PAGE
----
Researchers studying data from 600 fields in 20 countries have found that managed honey bees are not as successful at pollinating crops as wild insects, primarily wild bees, suggesting the continuing loss of wild insects in many agricultural landscapes has negative consequences for crop harvests. The study, which prompts an urgent call to maintain and manage pollinator diversity for long-term agricultural production, is published today in the journal Science.
The 50 international researchers, including Lawrence Harder, professor in the Department of Biological Sciences in the Faculty of Science at the University of Calgary, analysed data from 41 crop systems around the world including fruits, seeds, nuts, and coffee to examine the consequences of having abundant wild pollinators for crop pollination.
"Our study demonstrates that production of many fruit and seed crops that make diets interesting, such as tomatoes, coffee and watermelon, is limited because their flowers are not adequately pollinated," says Harder. "We also show that adding more honey bees often does not fix this problem, but that increased service by wild insects would help."
(See related: Pesticides on brink of ban over honey bee losses)
Flowers of most crops need to receive pollen before making seeds and fruits, a process that is enhanced by insects that visit flowers. These pollinators, including bees, flies, butterflies and beetles, usually live in natural or semi-natural habitats, such as the edges of forests, hedgerows or grasslands. As these habitats are lost, primarily owing to conversion to agriculture, the abundance and diversity of pollinators decline and crops receive fewer visits from wild insects.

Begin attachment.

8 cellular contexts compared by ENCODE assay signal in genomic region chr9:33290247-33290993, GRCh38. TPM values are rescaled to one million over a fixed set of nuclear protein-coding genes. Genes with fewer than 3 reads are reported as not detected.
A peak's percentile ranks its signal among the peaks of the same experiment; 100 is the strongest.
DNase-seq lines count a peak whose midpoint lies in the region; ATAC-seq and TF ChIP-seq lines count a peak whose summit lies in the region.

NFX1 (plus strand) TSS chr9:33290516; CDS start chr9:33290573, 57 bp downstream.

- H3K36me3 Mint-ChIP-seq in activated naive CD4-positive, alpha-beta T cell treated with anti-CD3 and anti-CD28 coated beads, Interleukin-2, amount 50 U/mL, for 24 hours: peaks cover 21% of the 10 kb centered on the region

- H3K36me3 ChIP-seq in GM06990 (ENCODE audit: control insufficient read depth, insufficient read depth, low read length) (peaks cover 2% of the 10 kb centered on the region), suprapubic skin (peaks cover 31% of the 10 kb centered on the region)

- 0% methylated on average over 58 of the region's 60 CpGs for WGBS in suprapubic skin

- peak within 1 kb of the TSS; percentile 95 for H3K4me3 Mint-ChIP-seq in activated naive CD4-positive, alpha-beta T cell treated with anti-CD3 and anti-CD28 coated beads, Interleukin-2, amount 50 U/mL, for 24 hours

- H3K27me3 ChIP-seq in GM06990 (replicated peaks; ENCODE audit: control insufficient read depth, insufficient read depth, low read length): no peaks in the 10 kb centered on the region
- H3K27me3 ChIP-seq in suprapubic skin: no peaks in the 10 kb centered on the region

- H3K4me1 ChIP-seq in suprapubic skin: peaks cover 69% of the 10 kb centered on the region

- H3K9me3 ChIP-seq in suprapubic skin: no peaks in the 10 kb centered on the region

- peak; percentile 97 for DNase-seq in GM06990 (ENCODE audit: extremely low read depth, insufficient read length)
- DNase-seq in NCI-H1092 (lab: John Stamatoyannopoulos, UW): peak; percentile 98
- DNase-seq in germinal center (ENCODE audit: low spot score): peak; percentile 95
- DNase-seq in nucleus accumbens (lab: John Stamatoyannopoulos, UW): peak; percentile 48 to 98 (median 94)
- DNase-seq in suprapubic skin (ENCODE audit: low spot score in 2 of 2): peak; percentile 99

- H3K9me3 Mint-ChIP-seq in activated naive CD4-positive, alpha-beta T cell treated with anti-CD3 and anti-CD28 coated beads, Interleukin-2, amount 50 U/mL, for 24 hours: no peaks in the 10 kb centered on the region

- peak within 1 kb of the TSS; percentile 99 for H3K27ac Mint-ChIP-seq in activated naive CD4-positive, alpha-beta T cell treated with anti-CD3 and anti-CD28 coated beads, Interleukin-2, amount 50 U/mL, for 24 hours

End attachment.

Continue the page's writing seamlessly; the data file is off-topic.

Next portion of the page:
The study found that the proportion of flowers producing fruits was considerably lower in sites with fewer wild insects visiting crop flowers. Therefore, the reduction of wild insects in agricultural landscapes will likely impact both our natural heritage and agricultural harvest.
"Paradoxically, most common approaches to increase agricultural efficiency, such as cultivation of all available land and the use of pesticides, reduce the abundance and variety of wild insects that could increase production of these crops," says Harder. "Our study highlights the benefits of considering this paradox in designing and implementing agricultural systems."
(See related: Honey bee losses defy solitary explanations)
The study suggests that new practices for integrated management of both honey bees and wild insects will enhance global yields of animal-pollinated crops and promote long-term agricultural production. These practices should include conservation or restoration of natural or semi-natural areas within croplands, promotion of a variety of land use, addition of diverse floral and nesting resources, and more prudent use of insecticides that can kill pollinators.